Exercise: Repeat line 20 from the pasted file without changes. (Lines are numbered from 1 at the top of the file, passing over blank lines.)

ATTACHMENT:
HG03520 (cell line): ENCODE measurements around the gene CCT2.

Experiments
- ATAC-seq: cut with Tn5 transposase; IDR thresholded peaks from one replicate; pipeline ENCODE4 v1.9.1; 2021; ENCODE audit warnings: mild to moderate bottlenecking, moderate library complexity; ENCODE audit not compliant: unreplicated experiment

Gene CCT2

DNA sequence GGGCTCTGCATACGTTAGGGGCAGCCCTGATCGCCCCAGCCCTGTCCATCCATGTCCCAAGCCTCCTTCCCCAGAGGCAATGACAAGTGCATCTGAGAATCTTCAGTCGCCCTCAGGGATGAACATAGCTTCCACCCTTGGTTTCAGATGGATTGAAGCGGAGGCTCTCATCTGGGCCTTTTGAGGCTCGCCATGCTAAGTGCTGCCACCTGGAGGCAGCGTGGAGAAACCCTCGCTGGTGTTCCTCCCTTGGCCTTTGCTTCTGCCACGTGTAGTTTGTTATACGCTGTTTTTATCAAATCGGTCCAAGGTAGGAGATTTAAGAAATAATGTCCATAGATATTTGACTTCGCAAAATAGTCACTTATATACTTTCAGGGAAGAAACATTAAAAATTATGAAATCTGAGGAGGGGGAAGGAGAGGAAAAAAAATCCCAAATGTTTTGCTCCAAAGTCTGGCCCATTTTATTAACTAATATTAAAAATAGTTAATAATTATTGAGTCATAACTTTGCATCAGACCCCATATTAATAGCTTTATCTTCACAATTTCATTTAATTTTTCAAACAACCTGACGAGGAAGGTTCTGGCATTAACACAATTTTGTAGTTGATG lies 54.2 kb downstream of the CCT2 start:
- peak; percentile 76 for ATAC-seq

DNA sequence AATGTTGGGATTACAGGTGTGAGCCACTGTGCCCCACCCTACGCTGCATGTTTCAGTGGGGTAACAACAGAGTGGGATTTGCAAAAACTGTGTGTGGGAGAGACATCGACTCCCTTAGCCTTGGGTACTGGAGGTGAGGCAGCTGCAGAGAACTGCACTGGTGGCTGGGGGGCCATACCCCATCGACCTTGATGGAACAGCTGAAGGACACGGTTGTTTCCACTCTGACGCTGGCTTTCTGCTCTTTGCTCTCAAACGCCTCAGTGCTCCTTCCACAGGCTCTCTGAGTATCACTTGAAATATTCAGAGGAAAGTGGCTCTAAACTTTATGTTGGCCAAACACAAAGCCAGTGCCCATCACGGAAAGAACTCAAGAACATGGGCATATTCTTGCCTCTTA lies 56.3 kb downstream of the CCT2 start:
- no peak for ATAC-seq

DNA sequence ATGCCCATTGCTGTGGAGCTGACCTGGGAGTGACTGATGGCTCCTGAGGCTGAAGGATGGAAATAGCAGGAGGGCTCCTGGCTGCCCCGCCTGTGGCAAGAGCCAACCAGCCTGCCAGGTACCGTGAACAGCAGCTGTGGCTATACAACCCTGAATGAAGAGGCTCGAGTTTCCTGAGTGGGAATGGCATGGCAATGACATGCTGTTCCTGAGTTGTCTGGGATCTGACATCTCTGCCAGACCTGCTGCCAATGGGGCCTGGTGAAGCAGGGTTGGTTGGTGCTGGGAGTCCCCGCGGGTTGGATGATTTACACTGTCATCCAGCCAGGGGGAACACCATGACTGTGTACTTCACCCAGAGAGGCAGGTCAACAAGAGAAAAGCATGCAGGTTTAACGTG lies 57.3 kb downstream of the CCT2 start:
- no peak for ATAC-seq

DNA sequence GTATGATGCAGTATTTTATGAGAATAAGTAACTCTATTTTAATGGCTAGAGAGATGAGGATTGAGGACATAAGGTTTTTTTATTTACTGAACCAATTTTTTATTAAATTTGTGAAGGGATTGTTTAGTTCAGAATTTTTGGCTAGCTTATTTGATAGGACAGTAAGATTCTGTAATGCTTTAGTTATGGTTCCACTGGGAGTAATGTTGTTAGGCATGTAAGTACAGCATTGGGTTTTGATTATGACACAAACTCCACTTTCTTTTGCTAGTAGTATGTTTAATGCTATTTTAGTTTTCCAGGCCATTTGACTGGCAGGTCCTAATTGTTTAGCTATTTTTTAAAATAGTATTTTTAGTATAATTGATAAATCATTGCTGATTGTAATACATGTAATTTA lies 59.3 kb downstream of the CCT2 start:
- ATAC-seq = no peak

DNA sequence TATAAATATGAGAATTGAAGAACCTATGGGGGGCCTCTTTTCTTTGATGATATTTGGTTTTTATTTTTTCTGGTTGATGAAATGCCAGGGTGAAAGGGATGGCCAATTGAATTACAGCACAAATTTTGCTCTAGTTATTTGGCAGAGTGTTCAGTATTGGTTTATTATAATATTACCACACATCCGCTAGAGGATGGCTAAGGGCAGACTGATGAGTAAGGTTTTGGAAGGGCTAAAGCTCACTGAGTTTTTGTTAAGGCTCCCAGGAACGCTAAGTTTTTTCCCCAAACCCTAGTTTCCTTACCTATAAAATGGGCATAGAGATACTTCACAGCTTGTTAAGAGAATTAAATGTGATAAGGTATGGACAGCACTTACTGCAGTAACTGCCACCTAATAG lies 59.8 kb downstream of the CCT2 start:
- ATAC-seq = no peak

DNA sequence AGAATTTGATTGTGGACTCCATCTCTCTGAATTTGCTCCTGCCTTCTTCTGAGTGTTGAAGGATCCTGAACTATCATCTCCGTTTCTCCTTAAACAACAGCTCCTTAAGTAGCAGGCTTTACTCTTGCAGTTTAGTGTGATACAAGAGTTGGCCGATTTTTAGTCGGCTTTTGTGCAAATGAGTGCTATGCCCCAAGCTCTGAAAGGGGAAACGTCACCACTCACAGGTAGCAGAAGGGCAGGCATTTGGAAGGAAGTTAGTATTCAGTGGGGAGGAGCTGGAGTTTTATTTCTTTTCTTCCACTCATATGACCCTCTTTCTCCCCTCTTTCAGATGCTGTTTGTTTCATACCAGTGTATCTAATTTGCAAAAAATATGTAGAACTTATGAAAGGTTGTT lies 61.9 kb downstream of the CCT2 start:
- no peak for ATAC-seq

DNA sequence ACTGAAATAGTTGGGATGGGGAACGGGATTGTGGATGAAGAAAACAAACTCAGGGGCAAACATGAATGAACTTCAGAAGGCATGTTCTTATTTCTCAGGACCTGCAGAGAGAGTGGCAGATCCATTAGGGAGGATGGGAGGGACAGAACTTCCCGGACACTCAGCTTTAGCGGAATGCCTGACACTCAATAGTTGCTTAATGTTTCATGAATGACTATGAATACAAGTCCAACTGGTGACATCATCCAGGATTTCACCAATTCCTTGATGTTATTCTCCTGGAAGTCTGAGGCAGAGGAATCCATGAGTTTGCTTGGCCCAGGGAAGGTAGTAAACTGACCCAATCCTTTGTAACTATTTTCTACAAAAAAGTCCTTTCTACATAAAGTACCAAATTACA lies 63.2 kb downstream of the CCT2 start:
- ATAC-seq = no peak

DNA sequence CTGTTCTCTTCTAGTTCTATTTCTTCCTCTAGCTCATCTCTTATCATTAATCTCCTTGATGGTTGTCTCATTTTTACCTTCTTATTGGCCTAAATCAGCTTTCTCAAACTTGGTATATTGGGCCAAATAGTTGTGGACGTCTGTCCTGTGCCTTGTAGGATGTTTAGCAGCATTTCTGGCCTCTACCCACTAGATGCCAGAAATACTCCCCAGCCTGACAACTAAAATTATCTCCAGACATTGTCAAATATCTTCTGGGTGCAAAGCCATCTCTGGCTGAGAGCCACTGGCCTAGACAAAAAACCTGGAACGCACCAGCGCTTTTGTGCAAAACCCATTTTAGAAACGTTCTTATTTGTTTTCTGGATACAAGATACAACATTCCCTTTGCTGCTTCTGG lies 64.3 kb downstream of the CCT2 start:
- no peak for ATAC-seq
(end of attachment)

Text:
- no peak for ATAC-seq